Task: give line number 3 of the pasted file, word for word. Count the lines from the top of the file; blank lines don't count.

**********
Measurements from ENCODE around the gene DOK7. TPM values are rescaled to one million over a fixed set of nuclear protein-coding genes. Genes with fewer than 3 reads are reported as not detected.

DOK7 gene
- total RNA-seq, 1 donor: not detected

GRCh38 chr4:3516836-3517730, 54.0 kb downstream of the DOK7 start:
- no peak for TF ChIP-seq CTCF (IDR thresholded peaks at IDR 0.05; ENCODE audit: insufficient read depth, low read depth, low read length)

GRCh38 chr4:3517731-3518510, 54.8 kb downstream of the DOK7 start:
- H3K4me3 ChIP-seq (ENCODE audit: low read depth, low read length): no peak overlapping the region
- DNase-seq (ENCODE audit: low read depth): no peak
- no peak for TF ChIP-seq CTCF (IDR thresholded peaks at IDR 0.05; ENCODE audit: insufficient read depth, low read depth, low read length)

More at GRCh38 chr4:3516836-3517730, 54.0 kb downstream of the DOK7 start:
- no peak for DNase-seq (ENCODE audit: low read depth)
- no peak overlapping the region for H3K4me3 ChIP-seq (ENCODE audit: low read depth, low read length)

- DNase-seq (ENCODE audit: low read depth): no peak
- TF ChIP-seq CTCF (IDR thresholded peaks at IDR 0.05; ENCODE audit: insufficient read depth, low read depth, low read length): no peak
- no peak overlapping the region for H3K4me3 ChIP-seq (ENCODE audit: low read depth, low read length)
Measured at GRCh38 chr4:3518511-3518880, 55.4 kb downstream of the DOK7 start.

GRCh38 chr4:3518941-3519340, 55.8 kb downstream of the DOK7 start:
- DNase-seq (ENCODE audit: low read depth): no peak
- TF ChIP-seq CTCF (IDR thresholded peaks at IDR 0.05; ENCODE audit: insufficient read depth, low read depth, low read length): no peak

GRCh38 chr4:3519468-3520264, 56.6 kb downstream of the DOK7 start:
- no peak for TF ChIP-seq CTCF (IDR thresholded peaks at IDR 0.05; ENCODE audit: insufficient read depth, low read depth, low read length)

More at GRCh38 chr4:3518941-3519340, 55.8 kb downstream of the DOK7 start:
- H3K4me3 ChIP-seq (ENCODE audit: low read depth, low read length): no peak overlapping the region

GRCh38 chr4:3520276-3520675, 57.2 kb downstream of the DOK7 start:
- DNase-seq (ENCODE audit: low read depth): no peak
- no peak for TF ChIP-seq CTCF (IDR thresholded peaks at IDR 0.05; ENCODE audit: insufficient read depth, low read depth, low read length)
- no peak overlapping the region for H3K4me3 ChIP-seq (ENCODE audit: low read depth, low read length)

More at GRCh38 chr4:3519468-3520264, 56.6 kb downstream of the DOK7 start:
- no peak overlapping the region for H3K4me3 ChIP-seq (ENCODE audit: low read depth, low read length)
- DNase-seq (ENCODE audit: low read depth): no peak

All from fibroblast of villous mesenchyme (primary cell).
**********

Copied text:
- total RNA-seq, 1 donor: not detected